So, down in that lower corner, under the couches, you could plug in the urine collector unit (basically a little cup and hose deal you peed into, and then that urine could be vented out of the spacecraft) and have yourself a nice pee, but if you wanted to do anything more, um, substantial, that was a very different process, and also what I want to focus on here.

Now, the method for taking a shit as an Apollo astronaut was horrifyingly simple: you stuck a plastic bag with an adhesive ring on the open end to your arse and filled it full of your, um, leavings. There were even some hilarious example pictures to show how it’s done, like this one:

Seriously, that has to be one of the best government-funded photographs of anything, ever.

The bag, which was made by Whirlpool, was known as the Apollo Faecal Collection Bag or the Defecation Collection Device, and it had several other features that should add to the nightmare of its use.

You may have noticed in the saffron-shirt-and-plaid-golf-pants picture up there that two fingers are inserted into a little pocket; that’s to help remove determined or sticky lumps of faeces from one’s arse, since in zero gravity, you can’t rely on the poops falling.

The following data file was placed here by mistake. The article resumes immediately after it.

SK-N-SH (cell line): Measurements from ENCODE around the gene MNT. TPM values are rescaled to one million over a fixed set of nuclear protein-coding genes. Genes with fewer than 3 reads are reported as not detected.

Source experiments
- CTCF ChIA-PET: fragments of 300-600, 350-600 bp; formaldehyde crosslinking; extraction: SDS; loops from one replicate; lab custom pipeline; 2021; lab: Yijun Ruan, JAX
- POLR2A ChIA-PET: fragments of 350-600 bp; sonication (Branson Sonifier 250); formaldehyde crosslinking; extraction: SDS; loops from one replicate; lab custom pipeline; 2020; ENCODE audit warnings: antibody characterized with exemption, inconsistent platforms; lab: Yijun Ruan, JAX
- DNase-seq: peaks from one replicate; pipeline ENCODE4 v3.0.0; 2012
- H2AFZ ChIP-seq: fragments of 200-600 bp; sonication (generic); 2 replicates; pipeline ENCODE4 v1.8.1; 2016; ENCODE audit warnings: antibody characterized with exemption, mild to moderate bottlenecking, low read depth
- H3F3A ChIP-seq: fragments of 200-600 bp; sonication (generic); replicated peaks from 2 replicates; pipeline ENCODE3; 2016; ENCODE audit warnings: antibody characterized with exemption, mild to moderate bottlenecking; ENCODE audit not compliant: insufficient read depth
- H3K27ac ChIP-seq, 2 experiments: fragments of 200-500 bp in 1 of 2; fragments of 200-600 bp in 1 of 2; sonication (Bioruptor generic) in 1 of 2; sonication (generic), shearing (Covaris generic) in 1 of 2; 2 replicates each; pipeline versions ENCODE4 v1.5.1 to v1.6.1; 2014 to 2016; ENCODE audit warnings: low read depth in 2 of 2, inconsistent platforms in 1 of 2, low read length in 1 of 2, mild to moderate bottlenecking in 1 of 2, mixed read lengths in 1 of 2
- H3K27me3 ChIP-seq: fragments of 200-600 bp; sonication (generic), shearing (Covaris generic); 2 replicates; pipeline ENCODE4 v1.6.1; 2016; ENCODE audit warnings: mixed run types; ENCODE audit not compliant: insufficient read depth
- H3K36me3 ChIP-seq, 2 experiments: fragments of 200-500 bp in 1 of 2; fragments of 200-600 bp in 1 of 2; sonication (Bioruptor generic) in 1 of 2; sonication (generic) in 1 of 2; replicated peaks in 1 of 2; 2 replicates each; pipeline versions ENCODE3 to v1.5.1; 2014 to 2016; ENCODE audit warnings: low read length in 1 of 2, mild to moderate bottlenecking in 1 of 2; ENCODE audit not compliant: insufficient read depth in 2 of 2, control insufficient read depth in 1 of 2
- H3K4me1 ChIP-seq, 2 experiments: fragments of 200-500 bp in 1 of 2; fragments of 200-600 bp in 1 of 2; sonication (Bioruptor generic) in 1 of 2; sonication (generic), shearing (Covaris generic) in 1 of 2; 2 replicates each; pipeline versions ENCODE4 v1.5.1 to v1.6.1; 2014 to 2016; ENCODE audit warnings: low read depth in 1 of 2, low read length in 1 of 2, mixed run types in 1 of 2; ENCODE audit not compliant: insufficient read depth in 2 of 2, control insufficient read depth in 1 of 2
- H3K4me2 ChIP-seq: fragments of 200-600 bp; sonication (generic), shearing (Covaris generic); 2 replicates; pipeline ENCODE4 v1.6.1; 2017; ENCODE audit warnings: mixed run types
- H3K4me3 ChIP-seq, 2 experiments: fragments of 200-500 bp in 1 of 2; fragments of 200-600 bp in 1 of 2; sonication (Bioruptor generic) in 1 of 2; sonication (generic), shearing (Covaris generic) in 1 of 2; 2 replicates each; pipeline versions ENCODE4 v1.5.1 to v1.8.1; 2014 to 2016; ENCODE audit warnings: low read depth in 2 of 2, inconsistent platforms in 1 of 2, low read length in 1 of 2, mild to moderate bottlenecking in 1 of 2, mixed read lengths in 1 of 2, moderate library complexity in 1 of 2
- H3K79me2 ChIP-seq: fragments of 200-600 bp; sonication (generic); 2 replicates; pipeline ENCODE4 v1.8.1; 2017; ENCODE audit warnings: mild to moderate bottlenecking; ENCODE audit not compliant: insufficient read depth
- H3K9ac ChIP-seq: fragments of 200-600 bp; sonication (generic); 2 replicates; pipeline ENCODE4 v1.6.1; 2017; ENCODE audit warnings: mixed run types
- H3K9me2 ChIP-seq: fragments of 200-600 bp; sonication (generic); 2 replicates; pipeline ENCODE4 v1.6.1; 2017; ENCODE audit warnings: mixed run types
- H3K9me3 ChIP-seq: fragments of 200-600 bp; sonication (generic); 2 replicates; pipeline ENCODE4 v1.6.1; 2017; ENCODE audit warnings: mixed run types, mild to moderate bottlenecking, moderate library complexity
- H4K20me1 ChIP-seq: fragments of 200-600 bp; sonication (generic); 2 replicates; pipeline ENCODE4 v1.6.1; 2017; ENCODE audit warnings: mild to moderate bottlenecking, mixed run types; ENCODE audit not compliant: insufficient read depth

The Collection Device also included an antibacterial packet that was poured into the bag, which then had to be kneaded, revoltingly, to get it all mixed in. Then the bag was sealed, placed into an outer bag, then stored.

Using these bags was not easy at all. Astronauts found that the process of actually taking a crap with these things, in the confines of the CM and in zero gravity, turned into a 45-minute, naked, miserable affair.

Here’s how NASA’s own history site describes it:

The faecal collection system presented am even more distasteful set of problems. The collection process required a great dead of skill to preclude escape of faeces from the collection bag and consequent soiling of the crew, their clothing, or cabin surfaces. The faecal collection process was, moreover, extremely time consuming because of the level of difficulty involved with use of the system.

An Apollo 7 astronaut estimated the time required to correctly accomplish the process at 45 minutes. Good placement of faecal bags was difficult to attain; this was further complicated by the fact that the flap at the back of the constant wear garment created an opening that was too small for easy placement of the bags.

There were even recorded cases of errant and adventurous shit-wads escaping and roaming around the cabin. Here’s part of the transcript from Apollo 10, the dress rehearsal to the Apollo 11 moon landing:

Cernan: “Where did that come from?”

Stafford: “Get me a napkin quick. There’s a turd floating through the air.”

Young: “I didn’t do it. It ain’t one of mine.”

Cernan: “I don’t think it’s one of mine.”

Stafford: “Mine was a little more sticky than that. Throw that away.”